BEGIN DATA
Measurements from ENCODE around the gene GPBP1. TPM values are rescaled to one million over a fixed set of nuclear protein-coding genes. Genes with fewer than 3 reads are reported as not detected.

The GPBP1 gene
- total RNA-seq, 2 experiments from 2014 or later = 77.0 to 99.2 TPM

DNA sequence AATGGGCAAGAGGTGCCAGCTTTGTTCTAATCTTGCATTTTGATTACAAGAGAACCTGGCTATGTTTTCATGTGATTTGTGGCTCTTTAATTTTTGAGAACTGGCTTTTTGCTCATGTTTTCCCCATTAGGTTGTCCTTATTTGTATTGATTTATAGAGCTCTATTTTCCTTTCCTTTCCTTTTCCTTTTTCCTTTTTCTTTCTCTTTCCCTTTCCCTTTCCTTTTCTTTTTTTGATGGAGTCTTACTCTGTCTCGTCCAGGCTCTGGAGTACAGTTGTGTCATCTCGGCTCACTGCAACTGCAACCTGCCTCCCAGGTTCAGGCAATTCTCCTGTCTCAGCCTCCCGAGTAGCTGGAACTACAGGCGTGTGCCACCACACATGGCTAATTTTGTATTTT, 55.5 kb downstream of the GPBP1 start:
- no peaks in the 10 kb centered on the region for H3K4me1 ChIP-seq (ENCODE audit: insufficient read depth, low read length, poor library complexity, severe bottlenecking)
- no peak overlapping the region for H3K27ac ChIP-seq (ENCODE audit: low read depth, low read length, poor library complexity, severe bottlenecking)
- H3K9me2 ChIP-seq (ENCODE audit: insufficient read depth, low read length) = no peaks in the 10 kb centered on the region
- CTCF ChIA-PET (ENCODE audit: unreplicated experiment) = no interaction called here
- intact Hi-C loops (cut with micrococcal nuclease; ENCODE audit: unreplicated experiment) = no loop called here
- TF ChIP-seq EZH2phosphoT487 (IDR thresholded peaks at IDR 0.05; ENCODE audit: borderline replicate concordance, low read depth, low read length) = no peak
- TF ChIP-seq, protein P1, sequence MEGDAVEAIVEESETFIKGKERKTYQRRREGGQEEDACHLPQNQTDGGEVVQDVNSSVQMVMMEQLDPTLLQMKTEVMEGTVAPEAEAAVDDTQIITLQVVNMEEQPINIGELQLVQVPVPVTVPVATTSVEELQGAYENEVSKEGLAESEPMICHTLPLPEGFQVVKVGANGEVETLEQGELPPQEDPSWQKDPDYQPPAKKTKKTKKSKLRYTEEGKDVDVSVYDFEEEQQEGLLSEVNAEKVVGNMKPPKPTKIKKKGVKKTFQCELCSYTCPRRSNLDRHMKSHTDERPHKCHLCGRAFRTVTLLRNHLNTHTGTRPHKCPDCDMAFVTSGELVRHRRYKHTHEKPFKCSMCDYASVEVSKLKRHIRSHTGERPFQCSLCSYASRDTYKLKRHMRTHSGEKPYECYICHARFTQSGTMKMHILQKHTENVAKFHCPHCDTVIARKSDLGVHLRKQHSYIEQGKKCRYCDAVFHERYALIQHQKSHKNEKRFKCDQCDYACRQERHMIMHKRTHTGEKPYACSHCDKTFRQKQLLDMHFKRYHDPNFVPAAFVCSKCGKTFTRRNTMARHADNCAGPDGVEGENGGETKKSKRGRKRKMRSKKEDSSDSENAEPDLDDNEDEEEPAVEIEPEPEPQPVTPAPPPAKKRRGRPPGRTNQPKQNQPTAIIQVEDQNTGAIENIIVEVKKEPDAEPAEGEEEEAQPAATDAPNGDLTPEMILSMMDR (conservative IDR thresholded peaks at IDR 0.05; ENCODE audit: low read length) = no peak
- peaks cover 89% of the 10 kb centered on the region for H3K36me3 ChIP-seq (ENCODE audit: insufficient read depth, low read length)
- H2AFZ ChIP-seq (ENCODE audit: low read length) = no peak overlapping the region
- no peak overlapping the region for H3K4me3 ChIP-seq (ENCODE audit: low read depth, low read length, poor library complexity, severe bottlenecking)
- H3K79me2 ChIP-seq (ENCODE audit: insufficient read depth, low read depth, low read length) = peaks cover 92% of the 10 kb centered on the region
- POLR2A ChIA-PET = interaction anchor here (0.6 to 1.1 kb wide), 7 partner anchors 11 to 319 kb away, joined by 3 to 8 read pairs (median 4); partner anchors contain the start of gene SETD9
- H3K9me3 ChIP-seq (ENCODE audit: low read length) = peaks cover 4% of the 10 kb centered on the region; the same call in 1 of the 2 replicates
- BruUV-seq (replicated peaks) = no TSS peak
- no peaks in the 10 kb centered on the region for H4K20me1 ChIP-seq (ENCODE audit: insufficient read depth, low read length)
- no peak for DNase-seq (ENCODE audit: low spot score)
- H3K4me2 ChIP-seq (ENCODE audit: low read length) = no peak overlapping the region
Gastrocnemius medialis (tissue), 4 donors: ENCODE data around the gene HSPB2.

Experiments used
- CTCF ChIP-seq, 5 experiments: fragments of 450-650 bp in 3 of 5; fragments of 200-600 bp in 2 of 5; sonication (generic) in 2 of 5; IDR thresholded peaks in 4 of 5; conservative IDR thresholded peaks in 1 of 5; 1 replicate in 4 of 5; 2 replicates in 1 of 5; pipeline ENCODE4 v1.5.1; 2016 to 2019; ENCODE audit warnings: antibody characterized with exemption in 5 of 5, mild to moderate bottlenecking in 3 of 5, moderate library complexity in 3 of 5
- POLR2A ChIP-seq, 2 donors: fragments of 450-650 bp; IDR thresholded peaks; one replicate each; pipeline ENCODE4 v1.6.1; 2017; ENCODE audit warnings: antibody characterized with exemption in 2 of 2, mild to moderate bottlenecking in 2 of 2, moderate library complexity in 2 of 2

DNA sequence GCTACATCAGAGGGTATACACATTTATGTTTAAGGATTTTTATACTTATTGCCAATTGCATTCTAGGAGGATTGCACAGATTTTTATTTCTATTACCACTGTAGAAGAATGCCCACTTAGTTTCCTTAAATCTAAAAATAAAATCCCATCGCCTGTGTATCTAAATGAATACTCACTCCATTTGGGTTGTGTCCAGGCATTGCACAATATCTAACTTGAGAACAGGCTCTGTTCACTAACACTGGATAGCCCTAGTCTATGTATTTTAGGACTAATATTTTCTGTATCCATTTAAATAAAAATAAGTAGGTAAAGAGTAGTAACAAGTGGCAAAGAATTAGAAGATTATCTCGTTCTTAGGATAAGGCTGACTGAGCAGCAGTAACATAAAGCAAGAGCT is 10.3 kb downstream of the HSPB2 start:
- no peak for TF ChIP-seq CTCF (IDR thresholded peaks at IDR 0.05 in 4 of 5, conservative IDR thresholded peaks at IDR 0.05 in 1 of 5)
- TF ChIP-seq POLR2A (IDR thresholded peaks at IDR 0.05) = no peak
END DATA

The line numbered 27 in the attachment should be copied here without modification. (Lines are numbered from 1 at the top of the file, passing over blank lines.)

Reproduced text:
- no peak for TF ChIP-seq CTCF (IDR thresholded peaks at IDR 0.05 in 4 of 5, conservative IDR thresholded peaks at IDR 0.05 in 1 of 5)